Did you know that about one out of five adults in the United States has a mental illness? That’s over 50 million adults with any type of mental illness (AMI). About five percent of the population suffers from a serious mental illness (SMI).
Stressors such as the recent pandemic aren’t helping anyone’s mental health. There are many types of psychotherapy, one of which is Cognitive Therapy, also called Cognitive Behavioral Therapy (CBT).
Are you seeking help for depression, anxiety, or other mental health issues? Cognitive therapy could help.
This guide offers answers to questions about cognitive behavioral therapy.
What Is Cognitive Therapy?
Cognitive therapy is a type of psychotherapy. It helps you identify and then change negative and destructive thought patterns. Negative thought patterns have a direct effect on your day-to-day functioning and mental health.
Most of the negative thoughts are of an automatic nature. You may not realize how much the thoughts influence your mood, anxiety, and even depression.
The therapy sessions help people overcome the thoughts through talk and other strategies. As with psychotherapy, there are different types of cognitive behavioral therapy techniques.
Cognitive Therapy Uses
Cognitive therapy is goal-oriented and effective for treating specific problems. Some of the many problems addressed by CBT include:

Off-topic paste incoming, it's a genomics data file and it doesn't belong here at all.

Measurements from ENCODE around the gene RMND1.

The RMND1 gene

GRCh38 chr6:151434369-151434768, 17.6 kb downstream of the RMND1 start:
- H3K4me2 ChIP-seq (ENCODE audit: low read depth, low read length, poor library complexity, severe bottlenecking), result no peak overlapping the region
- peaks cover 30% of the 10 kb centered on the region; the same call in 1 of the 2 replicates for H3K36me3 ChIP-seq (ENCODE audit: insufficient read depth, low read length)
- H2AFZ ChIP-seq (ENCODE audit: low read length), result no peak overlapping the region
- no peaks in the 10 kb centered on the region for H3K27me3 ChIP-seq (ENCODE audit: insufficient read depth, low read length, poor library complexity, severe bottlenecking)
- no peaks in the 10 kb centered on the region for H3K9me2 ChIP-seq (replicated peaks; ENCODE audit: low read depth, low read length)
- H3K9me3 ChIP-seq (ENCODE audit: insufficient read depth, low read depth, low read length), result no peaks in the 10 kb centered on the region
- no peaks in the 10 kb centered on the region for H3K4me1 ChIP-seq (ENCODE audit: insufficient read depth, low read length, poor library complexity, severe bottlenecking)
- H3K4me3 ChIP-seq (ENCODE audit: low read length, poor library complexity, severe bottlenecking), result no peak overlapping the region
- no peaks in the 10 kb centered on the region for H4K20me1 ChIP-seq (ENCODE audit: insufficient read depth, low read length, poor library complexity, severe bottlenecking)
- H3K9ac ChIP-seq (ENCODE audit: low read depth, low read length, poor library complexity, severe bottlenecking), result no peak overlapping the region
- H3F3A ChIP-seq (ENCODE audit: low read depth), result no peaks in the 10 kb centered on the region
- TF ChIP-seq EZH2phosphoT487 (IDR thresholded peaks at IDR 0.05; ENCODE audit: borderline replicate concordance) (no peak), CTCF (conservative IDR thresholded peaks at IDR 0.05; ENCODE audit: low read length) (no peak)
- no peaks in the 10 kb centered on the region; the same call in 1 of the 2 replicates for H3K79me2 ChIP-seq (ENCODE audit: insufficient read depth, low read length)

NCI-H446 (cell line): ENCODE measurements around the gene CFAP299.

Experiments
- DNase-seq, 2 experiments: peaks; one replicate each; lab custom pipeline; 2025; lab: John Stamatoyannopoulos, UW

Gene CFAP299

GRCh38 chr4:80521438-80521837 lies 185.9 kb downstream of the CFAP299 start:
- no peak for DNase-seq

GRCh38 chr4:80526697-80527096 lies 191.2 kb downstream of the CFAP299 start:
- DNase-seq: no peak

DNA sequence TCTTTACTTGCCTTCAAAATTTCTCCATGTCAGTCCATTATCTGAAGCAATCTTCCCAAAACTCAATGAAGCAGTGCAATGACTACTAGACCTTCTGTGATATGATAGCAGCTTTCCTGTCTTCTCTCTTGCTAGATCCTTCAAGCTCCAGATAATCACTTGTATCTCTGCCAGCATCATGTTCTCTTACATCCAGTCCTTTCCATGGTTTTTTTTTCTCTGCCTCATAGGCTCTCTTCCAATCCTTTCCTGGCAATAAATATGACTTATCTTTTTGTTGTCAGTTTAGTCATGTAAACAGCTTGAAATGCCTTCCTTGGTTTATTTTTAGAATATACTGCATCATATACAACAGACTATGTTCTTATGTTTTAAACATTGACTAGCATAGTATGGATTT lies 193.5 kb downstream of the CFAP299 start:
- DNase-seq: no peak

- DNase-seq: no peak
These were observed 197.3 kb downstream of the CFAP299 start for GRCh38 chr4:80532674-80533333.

- Anger issues
- Eating disorders
- Panic attacks
The therapist takes an active role in helping you identify the problems. She’ll also help you set goals. The therapist describes the process in detail and gives clients homework between sessions.
Some CBT Strategies
Talking with your therapist is a big part of cognitive therapy. Together with your therapist, you’ll identify the negative thoughts leading to problematic behaviors.
This part of the process isn’t always easy. It requires some introspection and self-examination.
Once you’ve identified the issues, you’ll work on practicing skills to avoid negative behaviors. For an alcoholic or drug user, that could mean learning coping skills to avoid relapse triggers.
You’ll also set SMART goals. These are goals that are specific, measurable, attainable, relevant, and time-based. You’ll then focus on the process as well as the outcome.
Children need to learn good coping skills but that doesn’t always happen. The home and school environment play a big role. If you have a child with special education needs, it’s imperative they get the help they need through available services.
In cognitive therapy, you’ll learn coping strategies that help you better cope with many of life’s stressors. You’ll learn how to identify the problem and generate a list of solutions and then implement the best solution for your situation.
You’ll also learn self-monitoring through behavior tracking and diary work. The process takes time so be patient with yourself.
Healing Through Cognitive Therapy
Are you or a loved one struggling with negative thoughts and destructive behaviors? Cognitive therapy could be the answer you’ve been looking for. The only prerequisite is a willingness to change.
Are you looking for more healthy living and life hack tips? Keep scrolling the blog for more!